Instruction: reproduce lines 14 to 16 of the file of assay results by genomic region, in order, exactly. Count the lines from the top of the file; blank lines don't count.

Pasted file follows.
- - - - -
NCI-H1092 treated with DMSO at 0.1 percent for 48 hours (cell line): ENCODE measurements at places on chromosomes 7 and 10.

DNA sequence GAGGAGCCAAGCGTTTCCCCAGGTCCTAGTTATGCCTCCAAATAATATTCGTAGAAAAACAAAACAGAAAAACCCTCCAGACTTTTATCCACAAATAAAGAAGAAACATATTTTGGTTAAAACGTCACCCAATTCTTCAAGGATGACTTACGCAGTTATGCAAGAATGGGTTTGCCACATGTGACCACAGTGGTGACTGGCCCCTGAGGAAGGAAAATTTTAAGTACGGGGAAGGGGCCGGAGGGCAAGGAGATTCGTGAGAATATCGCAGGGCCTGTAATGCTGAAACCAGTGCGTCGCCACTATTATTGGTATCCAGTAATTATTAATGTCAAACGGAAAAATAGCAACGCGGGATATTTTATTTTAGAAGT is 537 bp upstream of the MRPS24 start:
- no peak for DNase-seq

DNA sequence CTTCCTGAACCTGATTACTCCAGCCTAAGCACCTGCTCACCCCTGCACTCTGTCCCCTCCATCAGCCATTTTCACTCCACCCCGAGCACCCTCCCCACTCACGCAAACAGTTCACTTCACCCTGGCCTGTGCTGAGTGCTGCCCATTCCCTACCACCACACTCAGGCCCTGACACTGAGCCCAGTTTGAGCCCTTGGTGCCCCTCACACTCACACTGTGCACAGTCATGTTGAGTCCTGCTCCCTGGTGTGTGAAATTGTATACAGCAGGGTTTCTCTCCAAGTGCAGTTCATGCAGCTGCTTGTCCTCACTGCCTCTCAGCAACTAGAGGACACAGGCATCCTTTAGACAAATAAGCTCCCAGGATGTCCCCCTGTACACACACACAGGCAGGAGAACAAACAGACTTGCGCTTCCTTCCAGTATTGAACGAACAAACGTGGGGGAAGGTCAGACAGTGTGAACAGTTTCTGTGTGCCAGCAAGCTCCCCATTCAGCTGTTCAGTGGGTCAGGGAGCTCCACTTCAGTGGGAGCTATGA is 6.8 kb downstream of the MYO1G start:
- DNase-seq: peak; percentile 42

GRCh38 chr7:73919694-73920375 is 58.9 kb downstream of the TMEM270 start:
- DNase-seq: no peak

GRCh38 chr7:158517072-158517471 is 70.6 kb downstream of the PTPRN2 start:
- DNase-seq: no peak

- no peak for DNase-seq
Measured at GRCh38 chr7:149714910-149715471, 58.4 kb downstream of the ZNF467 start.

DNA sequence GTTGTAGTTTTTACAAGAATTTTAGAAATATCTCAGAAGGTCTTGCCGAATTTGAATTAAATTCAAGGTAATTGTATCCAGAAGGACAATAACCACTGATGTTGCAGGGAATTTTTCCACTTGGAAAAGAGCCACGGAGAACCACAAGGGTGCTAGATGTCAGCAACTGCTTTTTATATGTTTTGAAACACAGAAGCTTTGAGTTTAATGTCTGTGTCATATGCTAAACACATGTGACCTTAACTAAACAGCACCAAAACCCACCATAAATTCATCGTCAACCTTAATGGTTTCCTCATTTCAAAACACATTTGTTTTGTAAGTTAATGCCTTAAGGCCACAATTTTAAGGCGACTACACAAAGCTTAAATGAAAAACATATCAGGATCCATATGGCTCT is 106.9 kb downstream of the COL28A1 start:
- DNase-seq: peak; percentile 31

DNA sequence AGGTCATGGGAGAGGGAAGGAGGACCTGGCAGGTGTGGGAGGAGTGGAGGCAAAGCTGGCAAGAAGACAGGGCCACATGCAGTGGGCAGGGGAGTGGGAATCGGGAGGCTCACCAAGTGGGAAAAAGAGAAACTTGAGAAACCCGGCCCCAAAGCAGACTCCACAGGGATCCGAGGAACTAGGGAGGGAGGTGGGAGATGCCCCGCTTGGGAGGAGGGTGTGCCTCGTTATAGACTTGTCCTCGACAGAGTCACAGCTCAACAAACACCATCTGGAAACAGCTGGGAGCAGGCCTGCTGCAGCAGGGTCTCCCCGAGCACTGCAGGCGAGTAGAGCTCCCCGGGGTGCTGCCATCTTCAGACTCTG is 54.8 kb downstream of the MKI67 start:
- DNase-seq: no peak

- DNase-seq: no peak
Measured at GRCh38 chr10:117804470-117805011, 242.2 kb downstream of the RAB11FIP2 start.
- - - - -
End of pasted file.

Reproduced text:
DNA sequence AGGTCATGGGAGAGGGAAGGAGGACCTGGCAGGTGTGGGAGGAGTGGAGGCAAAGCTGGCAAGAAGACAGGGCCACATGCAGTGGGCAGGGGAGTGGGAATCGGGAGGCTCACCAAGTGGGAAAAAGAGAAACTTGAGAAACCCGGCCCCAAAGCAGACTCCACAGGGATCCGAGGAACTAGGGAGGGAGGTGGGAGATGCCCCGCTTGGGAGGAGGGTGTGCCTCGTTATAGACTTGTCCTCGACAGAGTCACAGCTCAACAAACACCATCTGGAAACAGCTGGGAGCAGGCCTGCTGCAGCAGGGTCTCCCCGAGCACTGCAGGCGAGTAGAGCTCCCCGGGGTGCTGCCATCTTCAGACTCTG is 54.8 kb downstream of the MKI67 start:
- DNase-seq: no peak

- DNase-seq: no peak